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Using Ajax to Fetch XML Data

The final thing I wanted my application to do (for the sake of demonstrating jQuery) is to perform an Ajax request to fetch some XML data that will be used to populate an HTML table. The process starts in the setup function, when it calls the startAjax() function. That function is just this:

function startAjax() {
    $.ajax({
       type: 'get',
       url: 'assets/data.xml',
       dataType: 'xml',
       success: populateTable
    });
}

Here, jQuery's ajax() method is called without applying it specifically to any element. This method takes name-value pairs as its argument (there are more available than just those listed here). For this AIR application, the request is being made of an XML file found in the assets folder. The data type expected in return is XML. Upon successful completion of the Ajax request, the populateTable() function should be called (omit the parentheses when naming the function in the Ajax call parameters).

That's all there is to it! The jQuery framework will make the request at this point.

The populateTable() function is defined so that it takes two arguments: the returned XML data and a status message.

function populateTable(xml, status) {...

The XML data contains a number of records in this format:

<person>
    <firstName>Jane</firstName>
    <lastName>Doe</lastName>
</person>

To navigate through the XML, apply jQuery's find() method, looking for each person element:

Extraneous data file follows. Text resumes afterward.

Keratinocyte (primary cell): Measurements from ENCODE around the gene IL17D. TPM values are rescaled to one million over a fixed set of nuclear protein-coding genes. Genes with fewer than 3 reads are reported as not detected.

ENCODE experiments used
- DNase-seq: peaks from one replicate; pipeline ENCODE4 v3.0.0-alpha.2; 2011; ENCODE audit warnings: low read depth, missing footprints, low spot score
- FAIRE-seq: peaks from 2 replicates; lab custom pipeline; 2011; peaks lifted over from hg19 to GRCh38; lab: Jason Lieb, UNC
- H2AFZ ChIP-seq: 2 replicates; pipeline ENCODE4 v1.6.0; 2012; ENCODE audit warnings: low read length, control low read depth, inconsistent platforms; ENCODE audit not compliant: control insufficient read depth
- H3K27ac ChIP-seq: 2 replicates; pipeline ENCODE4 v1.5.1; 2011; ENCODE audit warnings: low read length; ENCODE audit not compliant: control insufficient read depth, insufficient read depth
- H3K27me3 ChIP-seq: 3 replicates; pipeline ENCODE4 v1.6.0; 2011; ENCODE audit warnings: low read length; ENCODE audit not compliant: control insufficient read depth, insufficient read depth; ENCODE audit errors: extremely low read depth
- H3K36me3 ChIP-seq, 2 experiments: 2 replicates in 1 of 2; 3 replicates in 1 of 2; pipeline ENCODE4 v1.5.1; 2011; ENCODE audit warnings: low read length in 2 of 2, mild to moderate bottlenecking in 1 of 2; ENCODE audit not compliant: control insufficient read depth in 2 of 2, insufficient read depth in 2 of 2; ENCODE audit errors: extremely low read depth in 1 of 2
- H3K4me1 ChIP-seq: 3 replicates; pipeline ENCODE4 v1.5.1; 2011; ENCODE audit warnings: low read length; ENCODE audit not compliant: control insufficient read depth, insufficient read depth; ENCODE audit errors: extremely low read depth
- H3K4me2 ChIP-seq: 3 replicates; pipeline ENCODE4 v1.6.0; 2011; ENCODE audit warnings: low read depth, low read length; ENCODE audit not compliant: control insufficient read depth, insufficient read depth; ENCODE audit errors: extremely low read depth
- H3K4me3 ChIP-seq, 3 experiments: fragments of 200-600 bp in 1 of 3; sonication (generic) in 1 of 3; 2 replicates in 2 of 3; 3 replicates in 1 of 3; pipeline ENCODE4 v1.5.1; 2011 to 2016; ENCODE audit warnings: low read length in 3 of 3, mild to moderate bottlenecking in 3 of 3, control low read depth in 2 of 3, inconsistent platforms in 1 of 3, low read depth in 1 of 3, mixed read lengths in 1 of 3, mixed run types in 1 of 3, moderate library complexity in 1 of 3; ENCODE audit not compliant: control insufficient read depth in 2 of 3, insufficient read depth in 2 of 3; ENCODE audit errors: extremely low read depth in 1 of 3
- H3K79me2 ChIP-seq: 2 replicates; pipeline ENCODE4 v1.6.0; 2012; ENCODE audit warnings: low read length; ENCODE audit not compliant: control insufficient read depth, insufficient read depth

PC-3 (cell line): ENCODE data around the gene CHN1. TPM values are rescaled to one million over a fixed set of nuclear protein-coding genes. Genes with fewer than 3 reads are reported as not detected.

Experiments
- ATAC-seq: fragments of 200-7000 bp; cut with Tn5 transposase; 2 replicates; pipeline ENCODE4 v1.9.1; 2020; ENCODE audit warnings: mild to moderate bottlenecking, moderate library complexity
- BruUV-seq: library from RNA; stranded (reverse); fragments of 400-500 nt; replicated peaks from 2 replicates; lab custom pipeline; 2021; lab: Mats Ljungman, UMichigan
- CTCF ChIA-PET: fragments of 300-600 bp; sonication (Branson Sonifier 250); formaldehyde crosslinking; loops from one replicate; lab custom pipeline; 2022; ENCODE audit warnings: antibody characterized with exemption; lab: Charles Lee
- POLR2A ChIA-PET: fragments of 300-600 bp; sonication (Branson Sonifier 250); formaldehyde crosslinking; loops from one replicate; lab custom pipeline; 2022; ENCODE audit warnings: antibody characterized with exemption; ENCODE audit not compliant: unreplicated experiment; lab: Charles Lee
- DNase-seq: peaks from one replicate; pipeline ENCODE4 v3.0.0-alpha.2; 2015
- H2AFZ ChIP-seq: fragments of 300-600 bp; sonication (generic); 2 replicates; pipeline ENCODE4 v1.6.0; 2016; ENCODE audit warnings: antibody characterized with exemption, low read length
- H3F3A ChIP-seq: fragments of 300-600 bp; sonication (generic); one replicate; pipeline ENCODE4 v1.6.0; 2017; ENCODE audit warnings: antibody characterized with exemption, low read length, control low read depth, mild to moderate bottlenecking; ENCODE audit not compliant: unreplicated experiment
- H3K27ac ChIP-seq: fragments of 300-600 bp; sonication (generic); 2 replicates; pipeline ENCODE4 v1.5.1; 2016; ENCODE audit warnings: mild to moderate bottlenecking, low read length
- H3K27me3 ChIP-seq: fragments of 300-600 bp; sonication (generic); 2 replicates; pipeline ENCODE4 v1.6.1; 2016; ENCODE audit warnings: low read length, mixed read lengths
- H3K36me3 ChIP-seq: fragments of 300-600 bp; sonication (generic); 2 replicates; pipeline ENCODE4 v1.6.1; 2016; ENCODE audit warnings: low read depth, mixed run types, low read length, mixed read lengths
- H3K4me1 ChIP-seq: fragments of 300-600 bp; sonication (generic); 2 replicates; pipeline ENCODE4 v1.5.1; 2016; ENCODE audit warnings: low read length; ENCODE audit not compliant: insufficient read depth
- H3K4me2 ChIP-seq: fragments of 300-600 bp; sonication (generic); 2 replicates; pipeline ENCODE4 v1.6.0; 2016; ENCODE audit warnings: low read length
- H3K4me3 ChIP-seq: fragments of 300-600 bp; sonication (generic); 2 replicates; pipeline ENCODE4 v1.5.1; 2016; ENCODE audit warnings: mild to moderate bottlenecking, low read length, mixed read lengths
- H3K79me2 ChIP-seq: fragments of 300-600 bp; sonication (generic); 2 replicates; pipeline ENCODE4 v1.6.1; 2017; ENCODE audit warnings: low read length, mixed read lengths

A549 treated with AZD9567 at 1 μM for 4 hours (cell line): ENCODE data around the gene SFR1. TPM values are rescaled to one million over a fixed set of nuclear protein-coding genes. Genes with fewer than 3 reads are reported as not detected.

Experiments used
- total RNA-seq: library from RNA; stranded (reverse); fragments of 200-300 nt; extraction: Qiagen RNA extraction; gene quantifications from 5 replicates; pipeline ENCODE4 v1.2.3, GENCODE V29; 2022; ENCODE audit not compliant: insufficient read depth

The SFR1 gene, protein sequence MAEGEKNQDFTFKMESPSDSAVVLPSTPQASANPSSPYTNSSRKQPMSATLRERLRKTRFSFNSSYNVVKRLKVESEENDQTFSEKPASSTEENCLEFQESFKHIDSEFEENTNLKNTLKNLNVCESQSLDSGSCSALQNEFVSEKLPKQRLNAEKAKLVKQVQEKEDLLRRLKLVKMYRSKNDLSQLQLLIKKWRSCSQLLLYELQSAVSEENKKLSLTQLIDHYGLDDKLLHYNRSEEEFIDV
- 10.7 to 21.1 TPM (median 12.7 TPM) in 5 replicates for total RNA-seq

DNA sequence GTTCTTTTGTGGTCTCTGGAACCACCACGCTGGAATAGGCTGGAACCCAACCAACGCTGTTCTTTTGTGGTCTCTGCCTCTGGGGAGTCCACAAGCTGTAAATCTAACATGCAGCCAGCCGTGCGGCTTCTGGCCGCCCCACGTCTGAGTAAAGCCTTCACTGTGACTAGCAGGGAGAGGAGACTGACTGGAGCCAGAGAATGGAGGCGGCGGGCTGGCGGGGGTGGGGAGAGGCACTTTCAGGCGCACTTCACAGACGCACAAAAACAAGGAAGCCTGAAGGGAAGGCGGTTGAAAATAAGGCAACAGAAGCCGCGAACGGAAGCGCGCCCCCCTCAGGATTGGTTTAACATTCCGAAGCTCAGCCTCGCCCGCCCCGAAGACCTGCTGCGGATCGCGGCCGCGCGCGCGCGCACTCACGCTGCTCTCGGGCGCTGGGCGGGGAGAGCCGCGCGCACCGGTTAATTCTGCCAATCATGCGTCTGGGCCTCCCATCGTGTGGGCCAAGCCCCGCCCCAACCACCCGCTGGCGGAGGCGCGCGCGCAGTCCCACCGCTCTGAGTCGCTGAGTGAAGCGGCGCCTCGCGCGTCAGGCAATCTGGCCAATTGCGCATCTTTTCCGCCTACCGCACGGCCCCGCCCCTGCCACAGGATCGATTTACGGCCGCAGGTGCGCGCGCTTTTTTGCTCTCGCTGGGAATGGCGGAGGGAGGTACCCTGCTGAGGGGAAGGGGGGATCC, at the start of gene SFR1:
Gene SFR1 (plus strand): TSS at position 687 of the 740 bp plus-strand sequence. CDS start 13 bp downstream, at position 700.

$(xml).find('person').each(function(){...

For each found person, the following anonymous function will be executed. Within it, the first and last name values must be excised. This can also be done by applying the find() method to the current person, represented by $(this) within the anonymous function:

$(this).find('firstName')

That will return the element with a name of firstName. To find the value of that element, apply text():

var fn = $(this).find('firstName').text();
var ln = $(this).find('lastName').text();

These two lines also show how you can chain method calls together in jQuery. Each line does four things:

  • References the current person element in $(this)
  • Finds the element therein named firstName or lastName
  • Returns the textual value of that element
  • Assigns that value to the JavaScript variable

Now that the stored name values have been retrieved, they can be added to a table in the HTML page. That table is initially defined only as follows:

<table border="0" cellpadding="3" cellspacing="3" id="people" align="left">
    <tr><td class="caption">First Name</td><td class="caption">Last Name</td></tr>
</table>

Since the table has an id value of people, it can be selected in jQuery using $('#people'). To add rows to the table, the append() method is called, which adds content within an element's tags. Provide to that method the HTML necessary to add a table row containing the names:

$('#people').append('<tr><td>' + fn + '</td><td>' + ln + '</td></tr>');

That's all there is to reading in XML via an Ajax request and then populating an HTML table. Once you have a table, you could use any of the several dozen table-related plug-ins to further customize its behavior.

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